When Virginia Allows Punitive Damages for a Car Crash | Shapiro, Washburn & Sharp

Answering this requires explaining state rules for claiming monetary damages in general. The best way to begin is probably to reference a sadly real-life case one of our Virginia Beach-based personal injury and wrongful death attorneys handled for a young teacher in Newport News, VA.

A man who had spent much of the day drinking heavily and using drugs while also driving around the Peninsula slammed into the teacher’s car. The completely innocent woman suffered severe physical injuries and, due to traumatic brain injuries, sustained permanent disabilities that left her unable to return to the classroom even after 16 surgeries and months of occupational therapy.

Under section 8.01-52 of the Virginia Code, our firm’s client had strong claims to demand compensation for economic damages, noneconomic damages and punitive damages. As examples of recoverable economic damages, the statute lists expenses for the treatment of injuries (including ongoing care for chronic health issues), lost wages and diminished future earnings. Noneconomic damages are typically referred to as pain and suffering because they represent compensation for physical pain, emotional distress and mental anguish.



This part of state law also specifies that “punitive damages may be recovered for willful or wanton conduct, or such recklessness as evinces a conscious disregard for the safety of others.” Our firm’s attorney secured $1 million in punitive damages for the teacher who had her life derailed by the reckless actions of a man who admitted after the fact that he knew his drug and alcohol use behind the wheel made him a clear danger to other people.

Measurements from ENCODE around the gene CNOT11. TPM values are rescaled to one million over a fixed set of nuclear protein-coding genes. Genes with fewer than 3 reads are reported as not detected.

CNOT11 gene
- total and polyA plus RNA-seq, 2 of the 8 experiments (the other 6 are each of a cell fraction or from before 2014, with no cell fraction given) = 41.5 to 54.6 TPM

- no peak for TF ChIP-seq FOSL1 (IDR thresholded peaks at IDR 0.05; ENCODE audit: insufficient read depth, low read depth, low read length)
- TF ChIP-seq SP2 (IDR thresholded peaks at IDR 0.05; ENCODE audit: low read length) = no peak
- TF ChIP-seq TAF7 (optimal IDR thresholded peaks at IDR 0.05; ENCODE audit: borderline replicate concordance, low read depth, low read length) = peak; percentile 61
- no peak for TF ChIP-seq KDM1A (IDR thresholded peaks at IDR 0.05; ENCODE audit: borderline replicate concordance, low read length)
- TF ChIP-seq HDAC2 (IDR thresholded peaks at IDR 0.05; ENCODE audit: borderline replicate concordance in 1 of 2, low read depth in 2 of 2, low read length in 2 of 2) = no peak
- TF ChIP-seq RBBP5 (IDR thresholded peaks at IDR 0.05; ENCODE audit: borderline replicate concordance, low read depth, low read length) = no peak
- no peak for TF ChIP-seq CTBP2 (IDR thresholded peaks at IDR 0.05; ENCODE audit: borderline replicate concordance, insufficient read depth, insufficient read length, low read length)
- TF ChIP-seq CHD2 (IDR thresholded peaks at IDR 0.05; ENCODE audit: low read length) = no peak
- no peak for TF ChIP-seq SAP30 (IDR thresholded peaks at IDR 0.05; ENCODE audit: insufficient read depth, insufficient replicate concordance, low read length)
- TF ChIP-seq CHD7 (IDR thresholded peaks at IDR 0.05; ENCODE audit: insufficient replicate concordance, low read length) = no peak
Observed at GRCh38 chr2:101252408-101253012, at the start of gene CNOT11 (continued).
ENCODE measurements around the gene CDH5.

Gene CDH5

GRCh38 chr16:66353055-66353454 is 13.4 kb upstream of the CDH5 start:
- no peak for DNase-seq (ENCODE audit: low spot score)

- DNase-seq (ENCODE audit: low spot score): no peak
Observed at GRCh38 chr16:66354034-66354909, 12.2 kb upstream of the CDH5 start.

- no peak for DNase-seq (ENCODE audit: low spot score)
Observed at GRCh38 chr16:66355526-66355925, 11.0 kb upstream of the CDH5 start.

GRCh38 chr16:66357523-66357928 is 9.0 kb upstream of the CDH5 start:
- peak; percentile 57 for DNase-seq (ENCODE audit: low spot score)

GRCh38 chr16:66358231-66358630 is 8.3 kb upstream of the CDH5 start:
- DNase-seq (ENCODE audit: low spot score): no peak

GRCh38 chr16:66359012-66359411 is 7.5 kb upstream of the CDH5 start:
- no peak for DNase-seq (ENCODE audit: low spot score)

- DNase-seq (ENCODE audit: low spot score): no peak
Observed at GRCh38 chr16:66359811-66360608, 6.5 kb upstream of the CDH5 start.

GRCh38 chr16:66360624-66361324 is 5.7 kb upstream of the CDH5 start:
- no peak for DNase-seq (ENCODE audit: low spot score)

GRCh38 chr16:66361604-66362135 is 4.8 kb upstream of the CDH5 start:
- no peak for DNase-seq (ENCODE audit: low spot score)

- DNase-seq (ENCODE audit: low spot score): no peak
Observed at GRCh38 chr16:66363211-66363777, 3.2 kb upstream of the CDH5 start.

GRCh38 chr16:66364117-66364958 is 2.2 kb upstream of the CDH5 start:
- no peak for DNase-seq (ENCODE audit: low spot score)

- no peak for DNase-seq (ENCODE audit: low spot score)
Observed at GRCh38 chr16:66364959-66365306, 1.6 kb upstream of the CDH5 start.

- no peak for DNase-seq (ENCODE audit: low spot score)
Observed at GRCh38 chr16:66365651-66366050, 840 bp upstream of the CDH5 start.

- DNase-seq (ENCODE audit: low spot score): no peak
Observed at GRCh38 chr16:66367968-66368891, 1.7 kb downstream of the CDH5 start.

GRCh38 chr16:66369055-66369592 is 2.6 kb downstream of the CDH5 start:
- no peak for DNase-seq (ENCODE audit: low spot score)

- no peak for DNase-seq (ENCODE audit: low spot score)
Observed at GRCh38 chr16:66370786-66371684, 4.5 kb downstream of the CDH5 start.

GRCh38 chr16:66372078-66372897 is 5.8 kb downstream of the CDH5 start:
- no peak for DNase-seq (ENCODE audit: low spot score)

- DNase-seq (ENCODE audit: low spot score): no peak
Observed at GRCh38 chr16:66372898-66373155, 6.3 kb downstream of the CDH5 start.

DWI Treated as a Special Case for the Award of Punitive Damages in Virginia

The victim of a drunk driver in Virginia has the statutory right to seek punitive damages when three facts exist and can be proven by a preponderance of the evidence in court. As spelled out in section 8.01-44.5 of the state code, the facts are

  1. The at-fault driver’s lab-confirmed blood alcohol concentration was .15 or higher at the time of the crash;
  2. The at-fault driver knew or should have known that they would be operating a motor vehicle after drinking too much; and
  3. The at-fault driver’s intoxication led directly to the crash that resulted in the victim’s injury or death.

Provisions are made for proving malice or excessive intoxication when a defendant who is accused of driving while intoxicated refuses to submit blood samples for testing, as well as for when lab results are inconclusive. When enough evidence of the at-fault driver’s recklessness exists, the requirement for a very high BAC can also be relaxed or waived.

Who Decides to Award Punitive Damages?

Both of the sections of state law quoted here require that members of a civil trial jury (“the finder of fact”) award of punitive damages. Since these are noncriminal fines assessed to both punish reckless or malicious behavior and to serve as an example of the price other reckless or drunk drivers could pay, it makes sense that the responsibility for determining punitive damages is given to jurors.

A jury actually makes two determinations when an injured person claims punitive damages. First, they must rule against the at-fault driver and award economic and noneconomic damages. The jurors then sit through a second, much shorter hearing before deciding whether to award punitive damages and, if so, in what amount.

The choice to pursue punitive damage is left to the crash victim or, if the case arises from a wrong death, the victim’s legal executor. Even though asking for punitive damages is possible whenever an at-fault driver acted recklessly, it is mostly considered a viable option in drunk driving cases.